Glendale – This is the fifth of the Seven Days’ Battles. On June 30, Huger’s, Longstreet’s, and A.P. Hill’s divisions converged on the retreating Union army in the vicinity of Glendale or Frayser’s Farm.  Longstreet’s and Hill’s attacks penetrated the Union defense near Willis Church, routing McCall’s division. McCall was captured.  Union counterattacks by Hooker’s and Kearny’s divisions sealed the break and saved their line of retreat along the Willis Church Road. Huger’s advance was stopped on the Charles City Road.   “Stonewall”  Jackson’s divisions were delayed by Franklin at White Oak Swamp. Confederate Maj. Gen. T.H. Holmes made a feeble attempt to turn the Union left flank at Turkey Bridge but was driven back by Federal gunboats in James River. Union generals Meade and Sumner and Confederate generals Anderson, Pender, and Featherston were wounded. This was Lee’s best chance to cut off the Union army from the James River. That night, McClellan established a strong position on Malvern Hill.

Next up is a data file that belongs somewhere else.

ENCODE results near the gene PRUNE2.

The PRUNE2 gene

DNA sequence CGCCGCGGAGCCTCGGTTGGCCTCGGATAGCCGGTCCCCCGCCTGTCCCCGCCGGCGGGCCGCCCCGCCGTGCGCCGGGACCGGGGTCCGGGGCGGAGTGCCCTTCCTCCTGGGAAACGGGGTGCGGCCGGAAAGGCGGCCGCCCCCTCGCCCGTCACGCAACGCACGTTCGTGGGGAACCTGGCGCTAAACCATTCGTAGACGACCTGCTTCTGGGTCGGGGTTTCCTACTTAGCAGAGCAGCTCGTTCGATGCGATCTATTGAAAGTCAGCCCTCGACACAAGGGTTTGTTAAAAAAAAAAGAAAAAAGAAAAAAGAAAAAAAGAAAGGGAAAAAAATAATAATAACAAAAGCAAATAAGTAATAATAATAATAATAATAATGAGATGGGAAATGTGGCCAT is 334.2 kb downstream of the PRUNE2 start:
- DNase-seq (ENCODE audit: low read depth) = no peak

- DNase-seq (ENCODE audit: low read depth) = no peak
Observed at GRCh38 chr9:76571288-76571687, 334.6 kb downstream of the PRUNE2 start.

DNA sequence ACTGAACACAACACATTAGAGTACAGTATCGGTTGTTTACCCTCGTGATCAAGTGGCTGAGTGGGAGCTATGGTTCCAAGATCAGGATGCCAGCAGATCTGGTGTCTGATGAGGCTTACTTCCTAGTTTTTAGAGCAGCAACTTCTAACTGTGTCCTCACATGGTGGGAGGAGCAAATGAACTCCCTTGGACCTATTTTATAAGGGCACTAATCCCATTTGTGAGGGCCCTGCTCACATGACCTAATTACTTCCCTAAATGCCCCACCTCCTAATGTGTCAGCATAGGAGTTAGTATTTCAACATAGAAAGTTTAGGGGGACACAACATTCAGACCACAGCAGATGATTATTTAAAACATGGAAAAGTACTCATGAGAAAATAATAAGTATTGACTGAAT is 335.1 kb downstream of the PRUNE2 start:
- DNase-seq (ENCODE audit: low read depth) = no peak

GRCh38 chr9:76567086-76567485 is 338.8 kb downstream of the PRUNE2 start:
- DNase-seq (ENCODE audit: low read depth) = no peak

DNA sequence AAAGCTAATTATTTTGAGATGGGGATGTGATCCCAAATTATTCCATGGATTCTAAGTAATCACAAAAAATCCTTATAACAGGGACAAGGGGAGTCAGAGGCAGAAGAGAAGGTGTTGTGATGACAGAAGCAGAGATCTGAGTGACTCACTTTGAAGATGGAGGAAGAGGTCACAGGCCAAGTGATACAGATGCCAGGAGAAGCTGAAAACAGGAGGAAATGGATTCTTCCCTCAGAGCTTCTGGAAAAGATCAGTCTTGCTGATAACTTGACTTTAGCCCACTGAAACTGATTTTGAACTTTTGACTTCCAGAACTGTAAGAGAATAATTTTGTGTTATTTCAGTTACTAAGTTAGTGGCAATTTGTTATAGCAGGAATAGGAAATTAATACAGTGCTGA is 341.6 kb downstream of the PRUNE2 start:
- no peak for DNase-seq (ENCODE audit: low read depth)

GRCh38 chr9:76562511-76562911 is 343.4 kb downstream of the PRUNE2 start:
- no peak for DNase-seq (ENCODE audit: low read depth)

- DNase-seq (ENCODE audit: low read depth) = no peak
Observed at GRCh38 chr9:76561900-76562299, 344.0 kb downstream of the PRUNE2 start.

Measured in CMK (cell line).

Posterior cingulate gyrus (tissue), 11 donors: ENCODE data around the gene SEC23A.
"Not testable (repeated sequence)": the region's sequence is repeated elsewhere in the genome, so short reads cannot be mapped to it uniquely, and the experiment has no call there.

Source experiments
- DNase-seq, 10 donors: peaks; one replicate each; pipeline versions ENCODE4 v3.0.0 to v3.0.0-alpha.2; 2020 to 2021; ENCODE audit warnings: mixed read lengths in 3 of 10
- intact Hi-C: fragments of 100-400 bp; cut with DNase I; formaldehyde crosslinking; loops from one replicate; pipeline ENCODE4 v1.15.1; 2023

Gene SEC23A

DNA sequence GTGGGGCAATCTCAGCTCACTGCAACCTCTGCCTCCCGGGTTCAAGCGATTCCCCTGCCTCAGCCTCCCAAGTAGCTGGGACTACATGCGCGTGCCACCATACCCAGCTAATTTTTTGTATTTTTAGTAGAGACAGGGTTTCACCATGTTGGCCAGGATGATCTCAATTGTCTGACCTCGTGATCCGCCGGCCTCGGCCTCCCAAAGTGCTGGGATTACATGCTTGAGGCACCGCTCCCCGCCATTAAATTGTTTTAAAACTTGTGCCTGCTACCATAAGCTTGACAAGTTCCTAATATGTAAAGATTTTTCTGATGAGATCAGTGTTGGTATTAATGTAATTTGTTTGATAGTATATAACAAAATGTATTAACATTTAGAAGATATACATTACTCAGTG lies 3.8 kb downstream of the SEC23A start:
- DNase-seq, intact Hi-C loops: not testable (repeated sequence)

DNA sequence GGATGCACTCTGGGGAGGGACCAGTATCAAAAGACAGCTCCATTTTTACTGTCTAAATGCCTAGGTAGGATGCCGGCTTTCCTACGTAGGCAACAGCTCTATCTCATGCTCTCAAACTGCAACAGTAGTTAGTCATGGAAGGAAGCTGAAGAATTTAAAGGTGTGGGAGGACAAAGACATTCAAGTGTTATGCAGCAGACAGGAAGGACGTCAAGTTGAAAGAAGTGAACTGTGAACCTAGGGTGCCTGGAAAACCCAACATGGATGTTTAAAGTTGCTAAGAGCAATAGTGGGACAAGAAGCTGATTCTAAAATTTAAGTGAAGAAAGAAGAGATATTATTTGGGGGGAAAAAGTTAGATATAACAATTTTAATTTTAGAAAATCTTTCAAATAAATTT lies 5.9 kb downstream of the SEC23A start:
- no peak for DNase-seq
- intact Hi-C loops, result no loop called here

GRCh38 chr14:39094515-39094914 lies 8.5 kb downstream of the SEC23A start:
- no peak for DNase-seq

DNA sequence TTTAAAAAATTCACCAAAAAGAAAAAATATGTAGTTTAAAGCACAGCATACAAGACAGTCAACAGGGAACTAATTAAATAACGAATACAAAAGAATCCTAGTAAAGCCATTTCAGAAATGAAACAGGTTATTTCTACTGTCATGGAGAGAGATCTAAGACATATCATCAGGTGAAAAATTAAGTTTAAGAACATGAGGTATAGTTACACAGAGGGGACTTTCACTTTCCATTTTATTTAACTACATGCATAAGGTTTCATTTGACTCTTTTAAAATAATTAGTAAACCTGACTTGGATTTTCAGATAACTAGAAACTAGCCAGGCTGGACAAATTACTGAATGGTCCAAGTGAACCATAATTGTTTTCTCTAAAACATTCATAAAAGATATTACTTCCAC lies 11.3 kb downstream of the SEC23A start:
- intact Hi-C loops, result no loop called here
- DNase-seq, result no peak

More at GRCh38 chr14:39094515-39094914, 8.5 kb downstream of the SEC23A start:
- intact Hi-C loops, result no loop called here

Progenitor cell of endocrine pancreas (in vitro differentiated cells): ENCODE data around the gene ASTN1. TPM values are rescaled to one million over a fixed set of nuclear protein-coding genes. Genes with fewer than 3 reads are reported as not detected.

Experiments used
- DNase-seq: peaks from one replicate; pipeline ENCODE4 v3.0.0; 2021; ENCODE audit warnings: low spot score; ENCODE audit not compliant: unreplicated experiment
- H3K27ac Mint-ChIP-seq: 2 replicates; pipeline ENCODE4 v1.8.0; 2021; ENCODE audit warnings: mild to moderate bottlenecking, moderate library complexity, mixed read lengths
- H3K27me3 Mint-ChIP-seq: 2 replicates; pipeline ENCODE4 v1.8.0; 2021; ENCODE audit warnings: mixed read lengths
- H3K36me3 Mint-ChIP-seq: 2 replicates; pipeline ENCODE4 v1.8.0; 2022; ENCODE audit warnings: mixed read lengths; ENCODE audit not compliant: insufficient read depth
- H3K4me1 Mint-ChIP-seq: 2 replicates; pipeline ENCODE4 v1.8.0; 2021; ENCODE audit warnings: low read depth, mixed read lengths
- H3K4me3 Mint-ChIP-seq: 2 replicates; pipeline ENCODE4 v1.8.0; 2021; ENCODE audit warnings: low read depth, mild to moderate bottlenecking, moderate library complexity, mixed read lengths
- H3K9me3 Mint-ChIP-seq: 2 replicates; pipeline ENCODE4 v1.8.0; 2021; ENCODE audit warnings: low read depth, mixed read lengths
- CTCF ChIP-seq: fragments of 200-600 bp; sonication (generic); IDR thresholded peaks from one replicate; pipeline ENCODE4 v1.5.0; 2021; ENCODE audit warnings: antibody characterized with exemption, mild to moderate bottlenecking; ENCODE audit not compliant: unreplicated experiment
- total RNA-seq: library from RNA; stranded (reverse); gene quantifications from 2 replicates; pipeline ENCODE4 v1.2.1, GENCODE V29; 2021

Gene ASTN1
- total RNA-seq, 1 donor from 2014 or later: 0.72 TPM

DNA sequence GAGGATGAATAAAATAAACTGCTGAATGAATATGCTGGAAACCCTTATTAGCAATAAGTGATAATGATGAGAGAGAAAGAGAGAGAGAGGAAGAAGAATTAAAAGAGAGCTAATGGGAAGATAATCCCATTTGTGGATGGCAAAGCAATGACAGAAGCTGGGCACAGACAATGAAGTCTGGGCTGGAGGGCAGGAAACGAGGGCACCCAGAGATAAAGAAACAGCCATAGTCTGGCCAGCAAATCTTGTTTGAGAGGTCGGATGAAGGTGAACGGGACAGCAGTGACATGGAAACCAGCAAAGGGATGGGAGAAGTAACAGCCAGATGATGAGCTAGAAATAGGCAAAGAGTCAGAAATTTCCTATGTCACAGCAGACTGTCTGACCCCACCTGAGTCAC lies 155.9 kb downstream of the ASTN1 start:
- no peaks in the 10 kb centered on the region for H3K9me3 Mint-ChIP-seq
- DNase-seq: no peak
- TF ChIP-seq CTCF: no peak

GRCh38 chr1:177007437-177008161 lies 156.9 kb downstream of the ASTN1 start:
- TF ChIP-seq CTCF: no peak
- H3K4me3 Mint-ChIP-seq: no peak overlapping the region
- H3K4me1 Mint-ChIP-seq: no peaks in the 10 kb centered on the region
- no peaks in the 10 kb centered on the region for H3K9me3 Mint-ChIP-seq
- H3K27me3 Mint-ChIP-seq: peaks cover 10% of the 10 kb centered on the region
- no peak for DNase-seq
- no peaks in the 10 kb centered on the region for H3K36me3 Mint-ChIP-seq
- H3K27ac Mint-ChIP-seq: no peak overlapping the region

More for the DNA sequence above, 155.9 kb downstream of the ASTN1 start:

White Oak Swamp – The Union rearguard under Maj. Gen. William Franklin stopped Jackson’s divisions at the White Oak Bridge crossing, resulting in an artillery duel, while the main battle raged two miles farther south at Glendale or Frayser’s Farm.

Result(s): Inconclusive

CWSAC Reference #: VA020

source

Estimated Casualties: 7000 total

Inconclusive!